Is the medium dying out? I think typical traditional FMs days are numbered as we move towards digital radio, but I don’t know if it’s in terms of single or double-digit years in Malta. Even digital radio will struggle with people streaming their music and news. It is up to us to ensure that our product is entertaining on a local front as well as providing music and news.  

When it comes to Eden Cinemas, how do you keep your business profitable in the face of ever-increasing competition from things such as online streaming services and do your cinemas offer which would make someone leave the comfort of their homes?

I think the most important thing is the overall experience. You’re getting out of the house, so there’s a social aspect to it. While you can sit at home and watch a film with your partner, if you go out, there’s more of a social experience.

The overall experience is extremely important, and we believe it starts from when you park your car, to when you enter the cinema and later when you leave. People also want to be wowed when they enter the cinema building – which is something we’re focusing on in our lobby refurbishment.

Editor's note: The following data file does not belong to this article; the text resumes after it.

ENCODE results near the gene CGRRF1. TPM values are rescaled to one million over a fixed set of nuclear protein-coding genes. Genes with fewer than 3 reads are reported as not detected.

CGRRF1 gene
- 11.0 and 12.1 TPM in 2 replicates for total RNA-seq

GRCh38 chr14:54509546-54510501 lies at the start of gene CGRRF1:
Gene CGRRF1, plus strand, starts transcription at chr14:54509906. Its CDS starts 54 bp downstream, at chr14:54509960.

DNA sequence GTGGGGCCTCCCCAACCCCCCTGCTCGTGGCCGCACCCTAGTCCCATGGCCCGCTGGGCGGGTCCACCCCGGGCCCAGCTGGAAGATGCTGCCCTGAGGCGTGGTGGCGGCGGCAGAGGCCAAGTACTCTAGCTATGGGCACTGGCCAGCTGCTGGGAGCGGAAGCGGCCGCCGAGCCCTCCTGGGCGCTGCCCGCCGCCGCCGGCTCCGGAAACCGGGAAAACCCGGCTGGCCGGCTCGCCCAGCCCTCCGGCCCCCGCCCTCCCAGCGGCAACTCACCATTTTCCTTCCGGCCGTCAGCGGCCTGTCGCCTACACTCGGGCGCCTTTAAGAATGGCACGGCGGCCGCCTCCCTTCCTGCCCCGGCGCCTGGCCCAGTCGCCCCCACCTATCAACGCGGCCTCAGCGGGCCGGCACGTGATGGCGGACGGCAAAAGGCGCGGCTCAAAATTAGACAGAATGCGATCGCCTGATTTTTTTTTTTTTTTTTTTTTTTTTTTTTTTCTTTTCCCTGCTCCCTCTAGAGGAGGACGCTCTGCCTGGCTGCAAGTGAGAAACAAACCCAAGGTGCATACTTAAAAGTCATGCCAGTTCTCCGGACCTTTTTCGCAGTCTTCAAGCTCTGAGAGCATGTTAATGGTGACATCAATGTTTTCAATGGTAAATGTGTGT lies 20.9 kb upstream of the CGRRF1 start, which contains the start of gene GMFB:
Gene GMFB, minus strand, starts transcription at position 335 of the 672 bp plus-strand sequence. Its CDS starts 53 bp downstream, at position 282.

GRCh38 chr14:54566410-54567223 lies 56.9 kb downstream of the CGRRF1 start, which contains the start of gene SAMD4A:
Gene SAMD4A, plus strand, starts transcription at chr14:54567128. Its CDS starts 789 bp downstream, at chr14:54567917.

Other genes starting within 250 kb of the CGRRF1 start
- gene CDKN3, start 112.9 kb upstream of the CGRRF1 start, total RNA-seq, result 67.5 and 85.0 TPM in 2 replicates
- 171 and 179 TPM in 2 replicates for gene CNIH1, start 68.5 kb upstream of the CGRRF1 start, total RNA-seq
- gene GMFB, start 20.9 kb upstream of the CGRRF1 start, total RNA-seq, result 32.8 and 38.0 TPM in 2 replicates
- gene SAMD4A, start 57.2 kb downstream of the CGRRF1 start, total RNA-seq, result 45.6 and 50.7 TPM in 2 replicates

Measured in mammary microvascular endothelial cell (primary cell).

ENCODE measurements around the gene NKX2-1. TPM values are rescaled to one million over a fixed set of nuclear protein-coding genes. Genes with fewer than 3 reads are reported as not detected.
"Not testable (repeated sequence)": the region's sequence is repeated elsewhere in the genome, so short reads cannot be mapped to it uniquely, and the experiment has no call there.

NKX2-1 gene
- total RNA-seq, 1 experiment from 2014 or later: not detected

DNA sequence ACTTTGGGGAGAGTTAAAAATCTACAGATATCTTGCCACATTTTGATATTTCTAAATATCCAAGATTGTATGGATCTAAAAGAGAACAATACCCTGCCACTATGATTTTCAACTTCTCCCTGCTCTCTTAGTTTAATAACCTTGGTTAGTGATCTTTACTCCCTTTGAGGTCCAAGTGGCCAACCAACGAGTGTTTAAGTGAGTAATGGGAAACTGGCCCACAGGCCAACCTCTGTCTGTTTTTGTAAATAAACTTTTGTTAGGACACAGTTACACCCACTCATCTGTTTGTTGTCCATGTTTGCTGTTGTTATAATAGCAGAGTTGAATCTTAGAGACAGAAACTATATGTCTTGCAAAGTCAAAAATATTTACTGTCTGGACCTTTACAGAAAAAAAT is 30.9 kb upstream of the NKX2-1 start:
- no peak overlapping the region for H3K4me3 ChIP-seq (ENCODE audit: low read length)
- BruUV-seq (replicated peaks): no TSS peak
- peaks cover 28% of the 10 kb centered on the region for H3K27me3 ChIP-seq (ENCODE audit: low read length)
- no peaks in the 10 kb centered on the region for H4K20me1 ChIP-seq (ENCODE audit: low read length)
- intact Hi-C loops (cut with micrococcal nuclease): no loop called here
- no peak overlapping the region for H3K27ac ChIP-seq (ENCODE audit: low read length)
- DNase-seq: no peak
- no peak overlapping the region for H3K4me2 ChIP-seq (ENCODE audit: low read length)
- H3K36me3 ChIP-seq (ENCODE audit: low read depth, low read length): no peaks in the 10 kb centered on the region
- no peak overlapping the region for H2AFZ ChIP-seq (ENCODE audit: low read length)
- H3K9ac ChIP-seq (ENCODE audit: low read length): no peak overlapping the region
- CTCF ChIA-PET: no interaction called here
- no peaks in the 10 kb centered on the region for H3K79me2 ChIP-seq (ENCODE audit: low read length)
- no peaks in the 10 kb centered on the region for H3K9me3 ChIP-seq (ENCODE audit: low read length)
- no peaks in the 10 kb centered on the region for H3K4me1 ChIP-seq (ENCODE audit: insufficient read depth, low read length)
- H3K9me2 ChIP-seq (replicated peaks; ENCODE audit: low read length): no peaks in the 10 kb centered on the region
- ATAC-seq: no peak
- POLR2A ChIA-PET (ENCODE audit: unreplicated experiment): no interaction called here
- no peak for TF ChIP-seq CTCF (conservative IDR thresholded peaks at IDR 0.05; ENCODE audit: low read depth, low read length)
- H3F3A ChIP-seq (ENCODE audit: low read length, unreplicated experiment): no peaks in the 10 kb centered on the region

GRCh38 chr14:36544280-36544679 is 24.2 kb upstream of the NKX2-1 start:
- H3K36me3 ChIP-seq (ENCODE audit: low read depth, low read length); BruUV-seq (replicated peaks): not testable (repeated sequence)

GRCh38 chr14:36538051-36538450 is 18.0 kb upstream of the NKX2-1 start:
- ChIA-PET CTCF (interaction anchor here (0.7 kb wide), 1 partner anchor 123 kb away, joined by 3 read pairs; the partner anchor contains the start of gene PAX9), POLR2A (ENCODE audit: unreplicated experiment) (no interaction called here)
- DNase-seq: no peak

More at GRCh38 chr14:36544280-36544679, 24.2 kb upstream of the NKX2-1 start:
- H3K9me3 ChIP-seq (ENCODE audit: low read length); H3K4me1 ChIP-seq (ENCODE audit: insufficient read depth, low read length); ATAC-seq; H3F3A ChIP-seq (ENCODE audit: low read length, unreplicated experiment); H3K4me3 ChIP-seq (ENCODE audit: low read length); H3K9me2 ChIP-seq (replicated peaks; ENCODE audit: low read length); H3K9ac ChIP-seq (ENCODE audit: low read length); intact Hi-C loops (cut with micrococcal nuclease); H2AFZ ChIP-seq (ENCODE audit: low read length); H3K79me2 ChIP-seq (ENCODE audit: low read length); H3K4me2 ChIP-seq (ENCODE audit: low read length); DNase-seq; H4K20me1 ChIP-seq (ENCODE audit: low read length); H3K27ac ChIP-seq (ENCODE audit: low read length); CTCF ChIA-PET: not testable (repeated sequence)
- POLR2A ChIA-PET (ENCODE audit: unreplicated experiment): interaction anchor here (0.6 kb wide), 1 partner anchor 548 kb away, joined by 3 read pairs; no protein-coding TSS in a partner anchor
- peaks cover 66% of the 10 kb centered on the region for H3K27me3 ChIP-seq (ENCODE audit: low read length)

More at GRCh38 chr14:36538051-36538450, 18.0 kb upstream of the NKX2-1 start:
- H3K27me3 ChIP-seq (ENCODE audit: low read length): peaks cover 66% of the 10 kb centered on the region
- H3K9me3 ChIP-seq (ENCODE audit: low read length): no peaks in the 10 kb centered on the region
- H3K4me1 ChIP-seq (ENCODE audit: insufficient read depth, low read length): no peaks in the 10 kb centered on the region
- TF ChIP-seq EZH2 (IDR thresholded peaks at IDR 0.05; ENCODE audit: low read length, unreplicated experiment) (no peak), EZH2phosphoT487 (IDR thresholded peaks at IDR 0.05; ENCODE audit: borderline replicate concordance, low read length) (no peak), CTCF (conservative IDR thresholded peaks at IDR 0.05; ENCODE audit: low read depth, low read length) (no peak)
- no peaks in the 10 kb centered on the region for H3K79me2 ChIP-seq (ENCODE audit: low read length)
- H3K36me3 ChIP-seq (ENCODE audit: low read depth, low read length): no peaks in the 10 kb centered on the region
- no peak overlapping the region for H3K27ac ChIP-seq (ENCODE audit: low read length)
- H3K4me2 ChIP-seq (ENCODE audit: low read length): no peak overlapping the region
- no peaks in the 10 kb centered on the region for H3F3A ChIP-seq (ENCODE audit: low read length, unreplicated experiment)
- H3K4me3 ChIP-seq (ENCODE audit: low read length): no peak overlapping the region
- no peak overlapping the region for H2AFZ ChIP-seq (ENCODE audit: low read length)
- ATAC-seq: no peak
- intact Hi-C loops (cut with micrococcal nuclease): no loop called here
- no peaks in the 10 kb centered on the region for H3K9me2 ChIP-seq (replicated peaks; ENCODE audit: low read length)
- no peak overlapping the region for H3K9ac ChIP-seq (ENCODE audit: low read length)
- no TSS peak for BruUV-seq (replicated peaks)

We focus on good quality projection, comfortable seats, clean facilities and a level of policing to ensure that cinemagoers can watch a film without too much disturbance from others in the theatre.

I know some people who don’t go to the cinema because they can’t stand people eating crisps or popcorn. Certain chains in the UK have popcorn-free screenings.

In this context, we’ve introduced autism-friendly screenings, where the light isn’t too dark and there won’t be popcorn noise or sounds which are too loud. We’re putting this in place to offer something to this community which has never been catered for. It’s not a moneymaking thing, but a question of social responsibility.

As I said, all of our business units are successful, and some people are surprised to hear this about the cinemas, because they expect it to be on a downward trend. There has indeed been quite a steep downward trend from the beginning of the century, but the cinematic outing is still important for people when it comes to certain films. Take last year’s blockbuster Bohemian Rhapsody – this brought in many, many people. But when it comes to a type of film which they could watch at home in three months time, they might decide to wait instead of seeing it in the cinema.

Can you give me one-word reaction to the following:



Joseph Muscat


Foreign workers






Regarding the business-friendly aspect of the government, this also has its drawbacks – whether it’s sustainability, or the ability of Maltese businesses to compete adequately with foreign businesses. So you can be as business-friendly as you want to be, but there are ramifications which you have to deal with.